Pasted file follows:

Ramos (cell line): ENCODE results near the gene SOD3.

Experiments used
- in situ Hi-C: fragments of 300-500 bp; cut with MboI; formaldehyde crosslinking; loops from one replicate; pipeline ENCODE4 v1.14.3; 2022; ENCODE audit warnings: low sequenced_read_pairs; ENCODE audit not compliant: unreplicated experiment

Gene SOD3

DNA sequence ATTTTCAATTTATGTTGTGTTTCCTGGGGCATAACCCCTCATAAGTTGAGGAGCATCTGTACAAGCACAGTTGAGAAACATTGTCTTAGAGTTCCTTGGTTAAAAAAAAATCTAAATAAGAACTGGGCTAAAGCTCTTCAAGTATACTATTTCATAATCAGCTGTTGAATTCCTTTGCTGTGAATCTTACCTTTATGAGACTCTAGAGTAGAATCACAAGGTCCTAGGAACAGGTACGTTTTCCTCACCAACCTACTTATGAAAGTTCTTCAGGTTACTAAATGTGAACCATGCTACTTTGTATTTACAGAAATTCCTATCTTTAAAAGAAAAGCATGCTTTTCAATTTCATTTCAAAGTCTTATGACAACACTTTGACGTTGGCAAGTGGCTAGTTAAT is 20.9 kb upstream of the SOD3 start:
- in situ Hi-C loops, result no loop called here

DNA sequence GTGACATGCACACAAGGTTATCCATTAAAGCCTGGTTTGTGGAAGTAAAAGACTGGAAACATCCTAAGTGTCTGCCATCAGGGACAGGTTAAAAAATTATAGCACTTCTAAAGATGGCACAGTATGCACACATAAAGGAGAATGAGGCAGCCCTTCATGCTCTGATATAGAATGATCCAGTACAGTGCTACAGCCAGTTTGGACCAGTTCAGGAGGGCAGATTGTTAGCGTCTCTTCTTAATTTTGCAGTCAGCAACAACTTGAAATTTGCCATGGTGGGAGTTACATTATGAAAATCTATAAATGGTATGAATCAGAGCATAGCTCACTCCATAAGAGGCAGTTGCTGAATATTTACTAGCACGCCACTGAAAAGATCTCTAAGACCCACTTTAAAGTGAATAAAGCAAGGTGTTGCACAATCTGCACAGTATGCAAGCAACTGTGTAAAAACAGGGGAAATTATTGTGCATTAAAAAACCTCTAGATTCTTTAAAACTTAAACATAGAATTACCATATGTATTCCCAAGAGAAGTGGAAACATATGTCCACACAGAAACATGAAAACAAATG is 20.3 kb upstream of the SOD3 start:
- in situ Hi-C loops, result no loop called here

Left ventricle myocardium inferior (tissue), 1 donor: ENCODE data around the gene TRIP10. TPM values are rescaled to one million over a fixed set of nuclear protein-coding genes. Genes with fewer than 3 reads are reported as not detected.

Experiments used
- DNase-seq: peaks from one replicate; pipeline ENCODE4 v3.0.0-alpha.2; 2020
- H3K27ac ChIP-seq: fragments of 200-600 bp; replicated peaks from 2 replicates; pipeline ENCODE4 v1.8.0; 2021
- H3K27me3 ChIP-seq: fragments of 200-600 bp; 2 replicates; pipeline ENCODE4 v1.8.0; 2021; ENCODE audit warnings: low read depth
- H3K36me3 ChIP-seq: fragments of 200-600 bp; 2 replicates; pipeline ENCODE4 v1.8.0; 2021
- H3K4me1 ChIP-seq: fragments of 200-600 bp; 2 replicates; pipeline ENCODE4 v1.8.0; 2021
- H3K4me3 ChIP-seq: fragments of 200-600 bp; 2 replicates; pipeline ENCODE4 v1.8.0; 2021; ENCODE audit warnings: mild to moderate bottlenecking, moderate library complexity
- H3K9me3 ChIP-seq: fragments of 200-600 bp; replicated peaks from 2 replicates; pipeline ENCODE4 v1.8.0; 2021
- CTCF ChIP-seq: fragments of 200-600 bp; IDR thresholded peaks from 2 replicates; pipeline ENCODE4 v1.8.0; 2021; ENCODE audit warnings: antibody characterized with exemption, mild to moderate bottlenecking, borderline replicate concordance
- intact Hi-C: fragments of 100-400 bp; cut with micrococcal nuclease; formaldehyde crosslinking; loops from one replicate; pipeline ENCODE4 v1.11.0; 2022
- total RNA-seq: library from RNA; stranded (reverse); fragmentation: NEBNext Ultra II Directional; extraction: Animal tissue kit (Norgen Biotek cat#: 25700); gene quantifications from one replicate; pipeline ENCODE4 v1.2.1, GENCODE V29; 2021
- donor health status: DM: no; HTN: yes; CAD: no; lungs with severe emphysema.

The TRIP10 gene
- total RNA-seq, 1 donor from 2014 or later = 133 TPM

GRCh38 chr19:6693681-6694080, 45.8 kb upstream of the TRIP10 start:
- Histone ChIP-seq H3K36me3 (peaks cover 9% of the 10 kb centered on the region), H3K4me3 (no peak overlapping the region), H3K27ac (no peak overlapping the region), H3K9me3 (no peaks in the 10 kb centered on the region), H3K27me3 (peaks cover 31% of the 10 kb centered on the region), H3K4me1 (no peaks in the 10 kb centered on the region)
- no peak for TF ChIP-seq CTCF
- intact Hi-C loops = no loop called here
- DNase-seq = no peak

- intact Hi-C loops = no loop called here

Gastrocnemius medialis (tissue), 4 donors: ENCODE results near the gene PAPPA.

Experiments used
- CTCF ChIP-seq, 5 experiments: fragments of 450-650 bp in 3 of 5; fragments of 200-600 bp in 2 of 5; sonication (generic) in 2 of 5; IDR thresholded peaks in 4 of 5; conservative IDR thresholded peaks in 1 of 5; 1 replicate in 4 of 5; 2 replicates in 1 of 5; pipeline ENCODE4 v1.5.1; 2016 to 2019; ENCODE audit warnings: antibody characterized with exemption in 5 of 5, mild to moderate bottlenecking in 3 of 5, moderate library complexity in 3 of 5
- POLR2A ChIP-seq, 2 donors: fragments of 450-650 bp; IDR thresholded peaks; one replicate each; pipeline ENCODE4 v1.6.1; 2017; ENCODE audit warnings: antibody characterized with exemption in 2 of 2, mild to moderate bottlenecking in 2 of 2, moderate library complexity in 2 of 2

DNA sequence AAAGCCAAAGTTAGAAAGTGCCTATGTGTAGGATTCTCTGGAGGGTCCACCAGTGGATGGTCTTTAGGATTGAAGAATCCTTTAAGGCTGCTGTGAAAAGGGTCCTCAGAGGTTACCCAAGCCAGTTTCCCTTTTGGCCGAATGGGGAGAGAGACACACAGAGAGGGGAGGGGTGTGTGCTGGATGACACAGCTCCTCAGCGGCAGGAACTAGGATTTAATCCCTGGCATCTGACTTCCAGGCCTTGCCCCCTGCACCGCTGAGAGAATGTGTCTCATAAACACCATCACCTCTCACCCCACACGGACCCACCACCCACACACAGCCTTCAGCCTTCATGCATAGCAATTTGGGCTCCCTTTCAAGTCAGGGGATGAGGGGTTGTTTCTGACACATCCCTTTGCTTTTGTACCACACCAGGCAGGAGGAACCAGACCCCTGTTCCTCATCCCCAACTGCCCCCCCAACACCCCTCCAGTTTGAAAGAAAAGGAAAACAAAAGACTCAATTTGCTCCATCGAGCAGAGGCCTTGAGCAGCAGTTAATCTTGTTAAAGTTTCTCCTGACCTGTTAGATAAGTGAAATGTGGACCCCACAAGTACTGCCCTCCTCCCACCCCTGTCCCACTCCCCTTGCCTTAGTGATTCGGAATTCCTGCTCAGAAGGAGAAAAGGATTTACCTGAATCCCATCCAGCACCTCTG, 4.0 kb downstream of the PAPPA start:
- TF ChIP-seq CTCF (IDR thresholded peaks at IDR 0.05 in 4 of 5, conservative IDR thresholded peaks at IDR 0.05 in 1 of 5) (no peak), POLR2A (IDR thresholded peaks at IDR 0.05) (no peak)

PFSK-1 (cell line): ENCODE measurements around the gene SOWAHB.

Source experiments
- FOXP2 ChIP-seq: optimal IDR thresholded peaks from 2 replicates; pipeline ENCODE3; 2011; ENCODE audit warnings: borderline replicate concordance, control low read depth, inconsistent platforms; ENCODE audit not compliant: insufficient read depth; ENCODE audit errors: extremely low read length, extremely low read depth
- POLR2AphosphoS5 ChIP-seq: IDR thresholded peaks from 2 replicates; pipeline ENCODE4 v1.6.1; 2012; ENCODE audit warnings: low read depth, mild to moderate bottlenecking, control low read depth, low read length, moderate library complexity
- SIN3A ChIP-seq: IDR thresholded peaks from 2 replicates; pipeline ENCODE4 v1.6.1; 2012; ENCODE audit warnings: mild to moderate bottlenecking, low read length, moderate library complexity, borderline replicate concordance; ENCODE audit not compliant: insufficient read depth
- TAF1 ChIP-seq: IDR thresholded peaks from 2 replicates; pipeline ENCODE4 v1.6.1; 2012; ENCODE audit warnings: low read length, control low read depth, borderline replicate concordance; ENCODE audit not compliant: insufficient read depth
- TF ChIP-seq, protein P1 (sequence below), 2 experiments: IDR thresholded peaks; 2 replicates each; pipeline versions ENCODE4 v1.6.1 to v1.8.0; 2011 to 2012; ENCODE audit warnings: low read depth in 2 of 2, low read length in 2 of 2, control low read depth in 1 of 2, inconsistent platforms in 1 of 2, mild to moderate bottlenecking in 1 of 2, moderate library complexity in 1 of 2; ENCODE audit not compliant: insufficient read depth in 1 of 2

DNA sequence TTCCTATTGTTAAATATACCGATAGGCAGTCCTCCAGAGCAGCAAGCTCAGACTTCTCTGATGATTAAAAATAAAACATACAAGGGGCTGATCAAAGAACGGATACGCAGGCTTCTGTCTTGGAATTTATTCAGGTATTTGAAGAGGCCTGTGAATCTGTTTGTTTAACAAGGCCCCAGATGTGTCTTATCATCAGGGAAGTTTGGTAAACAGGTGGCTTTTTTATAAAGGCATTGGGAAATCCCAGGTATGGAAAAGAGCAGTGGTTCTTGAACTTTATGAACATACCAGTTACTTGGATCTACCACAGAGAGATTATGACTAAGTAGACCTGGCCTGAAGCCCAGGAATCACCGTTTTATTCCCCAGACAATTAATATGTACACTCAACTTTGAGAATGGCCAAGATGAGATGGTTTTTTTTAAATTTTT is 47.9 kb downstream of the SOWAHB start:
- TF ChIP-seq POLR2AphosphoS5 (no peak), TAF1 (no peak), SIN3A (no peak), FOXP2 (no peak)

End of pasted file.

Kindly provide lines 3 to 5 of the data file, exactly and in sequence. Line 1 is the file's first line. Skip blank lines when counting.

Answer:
- in situ Hi-C: fragments of 300-500 bp; cut with MboI; formaldehyde crosslinking; loops from one replicate; pipeline ENCODE4 v1.14.3; 2022; ENCODE audit warnings: low sequenced_read_pairs; ENCODE audit not compliant: unreplicated experiment

Gene SOD3

DNA sequence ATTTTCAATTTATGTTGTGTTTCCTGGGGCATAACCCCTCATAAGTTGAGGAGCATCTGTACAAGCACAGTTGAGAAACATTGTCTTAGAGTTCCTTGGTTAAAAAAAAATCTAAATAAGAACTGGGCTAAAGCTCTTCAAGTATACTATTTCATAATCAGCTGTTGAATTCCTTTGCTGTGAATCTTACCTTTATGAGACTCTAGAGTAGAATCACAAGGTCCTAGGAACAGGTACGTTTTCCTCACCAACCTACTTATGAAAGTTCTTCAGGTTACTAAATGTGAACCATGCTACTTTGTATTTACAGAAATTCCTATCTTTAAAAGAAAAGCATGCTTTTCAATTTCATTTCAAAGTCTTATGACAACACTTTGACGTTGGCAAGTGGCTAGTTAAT is 20.9 kb upstream of the SOD3 start: